By Máire Corbett
We all need security. Security gives us a feeling of safety, of comfort, of closeness and of predictability and the confidence to be adventurous and explore more. When we feel secure in an environment, we feel more relaxed and more ‘ourselves’. Our wellbeing is heightened by this sense of security. As we know from the work of Ferre Laevers, he identifies wellbeing as a key indicator of quality in Early Years settings.
How do we provide a sense of security and wellbeing, especially for very young children?
For me comfort is a fundamental way in which we enable children to feel secure. We generally, thankfully, provide comfort instinctively and automatically. However, we also value independence. We encourage children to be independent, so they can do things for themselves, and be active participants in their own lives. It is a natural stage of development. We know toddlers want to do things for themselves and we try to support this instinct to enable them to thrive. But as Sue Gerhardt says in her book Why Love Matters (2004) ‘the paradox is that people need to have a satisfying experience of dependency before they can become truly independent and self-regulating’.
We sometimes hear people discouraging us from responding to a distressed baby or toddler with the misplaced theory that letting them cry it out will enable them to learn to be less dependent, to self sooth and to be less ‘demanding’. But, as Sue Gerhardt says, this can in fact have the opposite effect. Children who are not responded to appropriately by the adults who care for them on a frequent basis, may feel less secure, less comfortable, feel adults are not to be trusted and can become more needy and less independent.
Providing comfort consistently
We can provide comfort and security in so many ways. Consistency is so important. As far as is possible the same educators should be with the same babies and toddlers every day. This includes relief and cover staff. If familiar educators are not available, keep changes to a minimum and explain the changes to the children and to their parents, with as much notice as possible. This can be done when an educator is going to be off on holidays, but of course in the case of illness may not always be possible. By having photos of the regular educators in the room, and acknowledging any feeling of distress or loneliness on the part of the young child, security and comfort can be provided.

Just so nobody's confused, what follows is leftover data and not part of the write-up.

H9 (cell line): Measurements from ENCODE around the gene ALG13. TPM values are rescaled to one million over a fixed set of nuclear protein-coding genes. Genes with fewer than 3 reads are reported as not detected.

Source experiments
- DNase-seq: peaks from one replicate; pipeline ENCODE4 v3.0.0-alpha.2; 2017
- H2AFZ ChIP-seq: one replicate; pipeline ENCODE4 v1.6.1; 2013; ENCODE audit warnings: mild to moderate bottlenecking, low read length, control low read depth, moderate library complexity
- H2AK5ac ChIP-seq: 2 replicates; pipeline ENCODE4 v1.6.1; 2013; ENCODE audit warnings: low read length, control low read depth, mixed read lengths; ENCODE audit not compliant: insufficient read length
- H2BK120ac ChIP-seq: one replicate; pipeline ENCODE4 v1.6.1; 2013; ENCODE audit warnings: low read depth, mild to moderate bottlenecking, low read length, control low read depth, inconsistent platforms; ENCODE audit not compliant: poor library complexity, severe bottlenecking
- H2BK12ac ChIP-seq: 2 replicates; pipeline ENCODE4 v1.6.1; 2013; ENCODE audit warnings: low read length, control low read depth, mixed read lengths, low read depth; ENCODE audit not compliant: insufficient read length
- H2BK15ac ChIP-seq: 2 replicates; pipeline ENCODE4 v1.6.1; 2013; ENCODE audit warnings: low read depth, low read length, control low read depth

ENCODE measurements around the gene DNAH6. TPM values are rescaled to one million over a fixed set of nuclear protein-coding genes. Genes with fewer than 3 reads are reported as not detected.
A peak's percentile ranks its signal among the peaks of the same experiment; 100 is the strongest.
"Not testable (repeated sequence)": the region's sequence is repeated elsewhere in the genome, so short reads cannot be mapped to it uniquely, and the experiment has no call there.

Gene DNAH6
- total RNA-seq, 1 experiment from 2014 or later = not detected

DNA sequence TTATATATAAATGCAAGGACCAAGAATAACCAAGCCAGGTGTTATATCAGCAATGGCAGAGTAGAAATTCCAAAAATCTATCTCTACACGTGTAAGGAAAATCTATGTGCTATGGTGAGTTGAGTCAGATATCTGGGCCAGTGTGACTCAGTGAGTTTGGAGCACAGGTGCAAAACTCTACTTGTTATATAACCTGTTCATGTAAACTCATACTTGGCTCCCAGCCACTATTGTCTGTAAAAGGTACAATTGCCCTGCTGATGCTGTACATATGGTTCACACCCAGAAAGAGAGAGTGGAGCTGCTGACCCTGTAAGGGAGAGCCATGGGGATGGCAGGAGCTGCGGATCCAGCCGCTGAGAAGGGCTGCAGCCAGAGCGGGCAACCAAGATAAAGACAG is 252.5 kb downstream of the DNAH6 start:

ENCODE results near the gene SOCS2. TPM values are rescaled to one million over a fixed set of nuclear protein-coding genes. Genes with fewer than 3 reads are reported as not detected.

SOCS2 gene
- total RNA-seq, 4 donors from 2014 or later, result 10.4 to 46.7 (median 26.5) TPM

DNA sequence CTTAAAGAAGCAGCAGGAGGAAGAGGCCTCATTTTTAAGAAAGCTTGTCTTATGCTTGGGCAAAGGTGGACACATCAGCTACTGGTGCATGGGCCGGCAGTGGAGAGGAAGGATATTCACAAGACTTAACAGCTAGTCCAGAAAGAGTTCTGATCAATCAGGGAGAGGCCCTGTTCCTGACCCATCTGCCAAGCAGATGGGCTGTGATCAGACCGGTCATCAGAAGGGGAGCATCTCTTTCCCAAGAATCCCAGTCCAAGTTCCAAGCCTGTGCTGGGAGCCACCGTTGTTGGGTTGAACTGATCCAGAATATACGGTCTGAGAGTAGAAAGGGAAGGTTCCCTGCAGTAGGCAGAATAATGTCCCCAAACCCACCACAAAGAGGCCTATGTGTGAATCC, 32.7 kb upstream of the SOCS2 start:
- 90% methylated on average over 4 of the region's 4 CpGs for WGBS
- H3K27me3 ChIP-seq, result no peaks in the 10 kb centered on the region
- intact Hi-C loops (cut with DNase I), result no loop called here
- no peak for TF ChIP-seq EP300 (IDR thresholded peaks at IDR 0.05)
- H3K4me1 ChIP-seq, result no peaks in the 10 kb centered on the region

Predictable routines are also important, but it is also important to be child led. Routines, to me, is the order in which things are done, not a strict timetable of the time at which those things are done. The young child knows that when they arrive in the setting they have breakfast, followed by a story, then outside time, then playing with their key person, and then it’s snack time. Some days this might take an hour, other days it might take two hours, following the child’s lead and interests.
Responding to distress
Responding to children’s distress in a caring sympathetic manner is vital. We may not always understand the cause of the distress, but we can still respond acknowledging that some aspect of the child’s world is not as they think it should be. We are all familiar with the toddler who gets upset because Sasha has the yellow cup, and they want a yellow cup. We get a yellow cup, but the toddler doesn’t want that yellow cup, they want a different yellow cup. It can be frustrating, but we still respond by providing comfort and reassurance to ease the distress. This supports the toddler to trust adults in their world who will be there to help them manage those overwhelming feelings until they are mature enough to do this for themselves.
As we grow older, we do learn to manage our emotions better and to self-regulate. But for all of us, no matter what age we are, aren’t there times when we need someone else to help us if we feel over-whelmed?
Keeping the importance of comfort and security central to the decisions we make about how we care for babies and toddlers is a vital way in which we support high quality for these very young children. The actions we take now in providing affection and closeness to babies and toddlers will last long into their futures.